According to King,. The story is always the same in terms of development. There's an incursion into taboo lands, there's a place where you shouldn't go, but you do, the same way that your mother would tell you that the freak tent is a place you shouldn't go, but you do. And the same thing happens inside: you look at the skeleton man or Mr. Electrical or whoever it happens to be. And when you come out, well, you say, "Hey, I'm not so bad. I'm all right. A lot better than I thought. From this point of view, the whole point of horror is that it comes to an end.

      The monstrous is evoked only in order to be expelled. King's own novels confirm his theory; in the ones I've read, normalcy always returns at the end. Furthermore, ordinary people, often children, have a hand in making that happen: the normal actively works to conquer and expel the monstrous.

      But Goosebumps books don't necessarily follow that pattern. Sometimes the horror just disappears, or is destroyed quite by accident. In Night of the Living Dummy , 7, for instance, one of the evil ventriloquist dummies that have begun to exert control over the girls operating them is suddenly and accidentally run over by a steam roller; and in Go Eat Worms! Sometimes the children do something to defeat the monster—figure out a defense, as in The Scarecrow Walks at Midnight , Sometimes, in fact, they don't defeat it—it gets them, as at the end of Be Careful What You Wish For , 12, where the main character turns into a bird.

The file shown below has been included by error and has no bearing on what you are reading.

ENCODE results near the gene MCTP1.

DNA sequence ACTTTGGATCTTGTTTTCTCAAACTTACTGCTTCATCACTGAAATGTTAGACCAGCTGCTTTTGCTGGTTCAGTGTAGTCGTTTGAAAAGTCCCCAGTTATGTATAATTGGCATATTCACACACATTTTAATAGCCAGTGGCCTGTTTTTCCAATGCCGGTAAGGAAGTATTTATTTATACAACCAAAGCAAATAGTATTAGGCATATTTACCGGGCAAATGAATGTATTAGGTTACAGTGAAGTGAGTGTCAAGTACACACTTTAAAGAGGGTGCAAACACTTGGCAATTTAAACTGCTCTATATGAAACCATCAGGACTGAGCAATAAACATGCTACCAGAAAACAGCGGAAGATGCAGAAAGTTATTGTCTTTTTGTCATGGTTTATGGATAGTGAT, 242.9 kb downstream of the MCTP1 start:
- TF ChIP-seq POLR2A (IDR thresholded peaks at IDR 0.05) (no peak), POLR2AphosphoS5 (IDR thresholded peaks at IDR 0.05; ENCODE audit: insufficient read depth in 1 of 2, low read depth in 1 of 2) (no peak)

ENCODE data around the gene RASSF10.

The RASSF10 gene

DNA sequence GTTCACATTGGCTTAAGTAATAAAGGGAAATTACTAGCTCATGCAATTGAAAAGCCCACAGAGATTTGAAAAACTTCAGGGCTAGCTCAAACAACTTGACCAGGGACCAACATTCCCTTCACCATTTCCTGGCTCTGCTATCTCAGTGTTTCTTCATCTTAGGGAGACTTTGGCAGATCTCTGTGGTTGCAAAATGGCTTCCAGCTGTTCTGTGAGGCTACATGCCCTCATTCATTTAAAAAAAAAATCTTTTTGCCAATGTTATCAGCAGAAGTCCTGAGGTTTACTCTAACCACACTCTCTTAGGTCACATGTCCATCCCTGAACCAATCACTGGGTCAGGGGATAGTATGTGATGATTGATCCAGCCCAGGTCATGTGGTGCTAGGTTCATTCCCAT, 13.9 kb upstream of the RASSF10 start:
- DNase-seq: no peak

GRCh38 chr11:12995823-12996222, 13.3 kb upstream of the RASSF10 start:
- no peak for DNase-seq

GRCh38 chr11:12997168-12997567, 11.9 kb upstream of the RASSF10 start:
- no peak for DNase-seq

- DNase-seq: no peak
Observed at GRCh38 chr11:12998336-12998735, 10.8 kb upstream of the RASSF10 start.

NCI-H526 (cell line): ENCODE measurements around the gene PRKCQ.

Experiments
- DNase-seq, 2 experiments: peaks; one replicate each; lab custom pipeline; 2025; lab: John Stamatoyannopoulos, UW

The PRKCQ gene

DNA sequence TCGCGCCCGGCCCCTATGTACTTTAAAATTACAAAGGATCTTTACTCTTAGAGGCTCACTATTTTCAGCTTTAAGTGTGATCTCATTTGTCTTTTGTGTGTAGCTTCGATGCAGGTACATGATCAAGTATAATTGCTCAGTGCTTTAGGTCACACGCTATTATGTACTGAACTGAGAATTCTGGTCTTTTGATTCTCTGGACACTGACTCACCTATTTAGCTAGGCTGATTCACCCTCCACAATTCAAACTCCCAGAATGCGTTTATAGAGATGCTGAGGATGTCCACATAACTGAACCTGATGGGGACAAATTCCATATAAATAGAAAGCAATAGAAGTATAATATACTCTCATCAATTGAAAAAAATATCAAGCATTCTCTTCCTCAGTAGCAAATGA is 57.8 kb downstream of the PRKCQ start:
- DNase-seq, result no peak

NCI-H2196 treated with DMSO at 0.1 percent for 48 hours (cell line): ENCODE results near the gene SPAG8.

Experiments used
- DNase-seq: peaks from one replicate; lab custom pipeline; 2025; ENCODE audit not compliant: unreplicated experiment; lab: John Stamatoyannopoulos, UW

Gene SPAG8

And sometimes one horror disappears—perhaps defeated by a child—only to be replaced at the end by another Ghost Beach , If Goosebumps are in the business of expelling subversive ideas, they are going about it in strange ways. Indeed, and paradoxically, King's adult novels read like fairly straightforward and highly formulaic wish-fulfillment fantasies, in which unheroically ordinary underdogs triumph over grossly perverse monsters, clearly represented as evil and in need of being expelled, in order to regain and celebrate the norm; whereas the theoretically simpler Goosebumps represent a much more unsettled and more complex state of affairs, one in which underdogs sometimes appear to lose and in which the monstrous is not always in fact expelled.

      Are Goosebumps then actually subversive of normalcy in ways that King's own novels are not? I can begin to answer that question by returning to the context in which horror arises: normalcy as Stine represents it. The world of Goosebumps is already filled with questions of fear and horror and monstrosity even before actual monsters enter it. As I suggested earlier, a majority of the characters are practical jokers, busily engaged with their friends or siblings in a game of scaring and being scared. And as Stine continually makes clear as he describes these competitions, he or she who scares best wins power—is recognized and admired as a victor by the victims and by others.